Interview with Brian Parkes, People & Culture Director, Queen’s University Belfast

Posted in : HR Interview Series on 6 March 2019
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Brian Parkes Queen's University Belfast

Name: Brian Parkes

Position & Organisation: People & Culture Director, Queen’s University Belfast

Number of Employees: 3,400

Time in Post: 2 years+

Previous Job: People & Culture Director, CurrencyFair.

Tell us about your business in a sentence

Queen’s University is a member of the prestigious research-intensive Russell Group.  We employ almost 3,500 people locally and contribute almost £1billion to the UK economy in terms of our economic impact.

What was your first ever job?

My first paid job was working in the kitchen of a local Chinese restaurant in Enniskillen.  It started a lifelong love of cooking and a lifelong hatred of peeling onions.

What are the key challenges you face in your role?

I joined on the back of a fairly honest set of staff survey results which told us we needed to work on our culture, and we are with our new People & Culture strategy.  We’re focusing on co-creating an employee experience with our people.  Co-creation is key, not top-down edicts which was the perception internally so we’re focused very heavily on changing that perception.  Talent and career development for academics specifically is also a key priority, although we’re making sure we provide support for all staff.  They create the product which defines what Queen’s is.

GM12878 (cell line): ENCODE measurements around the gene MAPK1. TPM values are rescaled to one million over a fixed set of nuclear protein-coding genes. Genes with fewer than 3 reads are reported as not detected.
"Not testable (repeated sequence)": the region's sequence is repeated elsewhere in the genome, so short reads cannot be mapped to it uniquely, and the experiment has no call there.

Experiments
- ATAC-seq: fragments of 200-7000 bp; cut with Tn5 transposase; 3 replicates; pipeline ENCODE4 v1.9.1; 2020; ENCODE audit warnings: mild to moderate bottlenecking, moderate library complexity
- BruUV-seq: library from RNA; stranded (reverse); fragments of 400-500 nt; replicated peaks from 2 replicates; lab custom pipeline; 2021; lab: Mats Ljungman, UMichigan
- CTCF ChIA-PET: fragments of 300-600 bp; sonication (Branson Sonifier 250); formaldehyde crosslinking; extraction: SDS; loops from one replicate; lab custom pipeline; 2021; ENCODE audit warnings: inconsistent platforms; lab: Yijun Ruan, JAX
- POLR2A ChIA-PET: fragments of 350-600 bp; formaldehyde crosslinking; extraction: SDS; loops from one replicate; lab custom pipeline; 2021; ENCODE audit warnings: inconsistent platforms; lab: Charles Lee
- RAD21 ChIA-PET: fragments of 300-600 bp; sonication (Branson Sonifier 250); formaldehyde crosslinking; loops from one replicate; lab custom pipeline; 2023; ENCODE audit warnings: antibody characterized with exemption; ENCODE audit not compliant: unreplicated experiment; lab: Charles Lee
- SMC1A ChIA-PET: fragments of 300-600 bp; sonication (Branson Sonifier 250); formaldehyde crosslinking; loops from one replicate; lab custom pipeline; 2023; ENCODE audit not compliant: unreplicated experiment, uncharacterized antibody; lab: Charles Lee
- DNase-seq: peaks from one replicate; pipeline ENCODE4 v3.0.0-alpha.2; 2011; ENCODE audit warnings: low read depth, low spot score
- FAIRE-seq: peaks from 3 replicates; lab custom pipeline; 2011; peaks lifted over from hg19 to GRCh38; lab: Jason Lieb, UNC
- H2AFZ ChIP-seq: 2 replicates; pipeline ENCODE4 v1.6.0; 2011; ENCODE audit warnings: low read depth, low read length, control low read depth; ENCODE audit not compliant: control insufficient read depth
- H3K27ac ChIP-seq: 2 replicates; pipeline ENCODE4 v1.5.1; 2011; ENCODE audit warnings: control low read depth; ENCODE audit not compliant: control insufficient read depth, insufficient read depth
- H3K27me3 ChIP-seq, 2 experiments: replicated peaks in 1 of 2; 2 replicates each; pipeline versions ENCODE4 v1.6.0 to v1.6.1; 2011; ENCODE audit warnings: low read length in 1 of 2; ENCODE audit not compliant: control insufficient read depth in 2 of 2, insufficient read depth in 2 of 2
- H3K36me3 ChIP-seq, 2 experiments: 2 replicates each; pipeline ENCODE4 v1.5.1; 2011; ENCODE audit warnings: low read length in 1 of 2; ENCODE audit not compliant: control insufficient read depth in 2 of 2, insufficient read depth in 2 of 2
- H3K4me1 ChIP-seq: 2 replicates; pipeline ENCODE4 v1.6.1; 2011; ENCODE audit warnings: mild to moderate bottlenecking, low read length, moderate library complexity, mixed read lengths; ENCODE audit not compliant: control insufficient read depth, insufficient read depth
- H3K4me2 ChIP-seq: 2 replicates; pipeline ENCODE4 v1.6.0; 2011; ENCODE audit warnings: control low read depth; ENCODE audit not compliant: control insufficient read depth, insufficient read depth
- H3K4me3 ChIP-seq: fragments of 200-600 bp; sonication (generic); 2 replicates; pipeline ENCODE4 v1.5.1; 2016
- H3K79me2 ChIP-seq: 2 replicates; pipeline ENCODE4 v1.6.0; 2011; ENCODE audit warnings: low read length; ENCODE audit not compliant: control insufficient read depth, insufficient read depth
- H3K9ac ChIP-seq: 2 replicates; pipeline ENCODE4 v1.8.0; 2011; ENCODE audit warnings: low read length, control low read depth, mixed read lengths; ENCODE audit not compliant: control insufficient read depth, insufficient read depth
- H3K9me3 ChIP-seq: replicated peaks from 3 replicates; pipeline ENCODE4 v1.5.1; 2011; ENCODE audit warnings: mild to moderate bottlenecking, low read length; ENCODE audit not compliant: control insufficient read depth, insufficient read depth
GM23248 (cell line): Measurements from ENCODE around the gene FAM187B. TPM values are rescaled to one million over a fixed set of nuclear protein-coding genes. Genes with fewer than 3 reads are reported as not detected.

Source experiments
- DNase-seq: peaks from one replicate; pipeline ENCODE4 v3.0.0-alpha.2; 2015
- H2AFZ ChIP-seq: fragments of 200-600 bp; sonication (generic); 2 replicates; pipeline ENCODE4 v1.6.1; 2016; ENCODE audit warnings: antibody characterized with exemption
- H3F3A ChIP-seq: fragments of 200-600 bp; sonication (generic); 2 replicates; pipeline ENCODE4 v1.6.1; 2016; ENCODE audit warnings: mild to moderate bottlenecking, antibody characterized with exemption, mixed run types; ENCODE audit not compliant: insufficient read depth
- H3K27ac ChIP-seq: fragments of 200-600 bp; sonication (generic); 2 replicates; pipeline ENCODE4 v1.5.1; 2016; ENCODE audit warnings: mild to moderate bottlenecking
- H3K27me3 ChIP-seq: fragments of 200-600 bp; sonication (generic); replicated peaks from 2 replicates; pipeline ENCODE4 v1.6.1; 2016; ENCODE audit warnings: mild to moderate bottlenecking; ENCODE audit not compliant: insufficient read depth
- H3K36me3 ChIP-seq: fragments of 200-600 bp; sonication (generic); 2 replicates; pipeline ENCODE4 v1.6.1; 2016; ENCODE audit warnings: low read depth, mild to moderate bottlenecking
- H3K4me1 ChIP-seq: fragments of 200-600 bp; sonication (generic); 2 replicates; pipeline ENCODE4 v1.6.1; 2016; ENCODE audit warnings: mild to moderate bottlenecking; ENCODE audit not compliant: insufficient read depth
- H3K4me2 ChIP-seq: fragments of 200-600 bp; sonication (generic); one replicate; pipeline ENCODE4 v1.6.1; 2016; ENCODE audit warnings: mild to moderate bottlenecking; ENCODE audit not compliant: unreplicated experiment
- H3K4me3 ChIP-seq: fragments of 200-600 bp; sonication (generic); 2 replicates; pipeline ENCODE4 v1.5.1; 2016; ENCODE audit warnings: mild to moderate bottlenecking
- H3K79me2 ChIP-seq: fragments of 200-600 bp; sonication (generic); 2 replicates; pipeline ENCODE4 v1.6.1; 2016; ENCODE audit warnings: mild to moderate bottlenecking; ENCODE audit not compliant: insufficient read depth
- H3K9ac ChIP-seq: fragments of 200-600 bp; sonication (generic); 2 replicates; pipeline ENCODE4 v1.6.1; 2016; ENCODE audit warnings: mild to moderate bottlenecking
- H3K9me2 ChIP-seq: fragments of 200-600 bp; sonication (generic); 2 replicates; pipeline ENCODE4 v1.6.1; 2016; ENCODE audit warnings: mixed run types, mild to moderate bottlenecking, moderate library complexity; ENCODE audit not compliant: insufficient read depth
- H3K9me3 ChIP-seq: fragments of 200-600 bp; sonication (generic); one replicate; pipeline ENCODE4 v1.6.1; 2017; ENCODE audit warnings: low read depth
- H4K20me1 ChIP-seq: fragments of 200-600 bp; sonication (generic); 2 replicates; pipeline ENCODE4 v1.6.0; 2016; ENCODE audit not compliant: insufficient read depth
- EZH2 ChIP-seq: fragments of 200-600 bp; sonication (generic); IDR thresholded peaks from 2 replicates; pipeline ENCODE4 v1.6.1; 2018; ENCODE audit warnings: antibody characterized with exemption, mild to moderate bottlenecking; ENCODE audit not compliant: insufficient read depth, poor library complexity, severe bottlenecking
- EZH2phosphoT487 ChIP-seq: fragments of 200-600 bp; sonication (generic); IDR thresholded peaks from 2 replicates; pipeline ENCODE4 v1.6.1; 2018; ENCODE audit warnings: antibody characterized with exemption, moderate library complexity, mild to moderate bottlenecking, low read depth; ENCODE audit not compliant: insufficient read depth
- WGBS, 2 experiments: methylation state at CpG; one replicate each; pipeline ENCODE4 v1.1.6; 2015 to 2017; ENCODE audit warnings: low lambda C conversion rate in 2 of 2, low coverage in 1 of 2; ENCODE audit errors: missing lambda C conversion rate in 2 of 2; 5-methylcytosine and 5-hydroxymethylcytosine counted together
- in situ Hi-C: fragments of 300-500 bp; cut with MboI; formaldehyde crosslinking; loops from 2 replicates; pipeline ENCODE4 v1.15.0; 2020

What keeps you going when things get tough?

I have some very funny people who I work with and that does keep me going. A sense of humour at work is important.  I know a lot of HR folk with a dark sense of humour – it must be the job!  Recognition is obviously important as well.  People saying ‘thanks for that’ does make a difference doesn’t it?  We’re more inclined to complain I think, but we all need to work harder at saying thanks to each other – it does help, and it doesn’t cost anything.

If you could do any job in the world, what would it be?

I’m not sure the job exists – but it would be responsible for normalising Northern Irish society – integrated education, politics that work, greater focus on policy etc. That would be a great job! Failing that, I’d settle for owning a small seafood shack on a beach somewhere, with a large selection of rum.

Who do you most admire in business locally and/or internationally? Why?

Edgar Schein has been my ‘go to’ person for years.  He is a professor at MIT and his research on leaders and how their behaviour impact corporate culture is a bit of a mantra for me.  Also, Nancy Kline – if you have time, read her book – Time To Think.  It’s a reminder of whats important in life.

How do you unwind after a tough week?

There is a routine here – Friday nights are takeaway and Netflix on the couch with my wife and kids. Nothing gets in the way of that, ever. The rest of the weekend are 100% family focused.  Moving back to NI having been away for over 20 years was a big move.  It was about putting family before a very good private sector career.  I’m glad I did that and whilst I’m still adjusting to NI life, my weekends are family focused and that’s the way I like to unwind, and live.

What are the key characteristics of your top performing employees?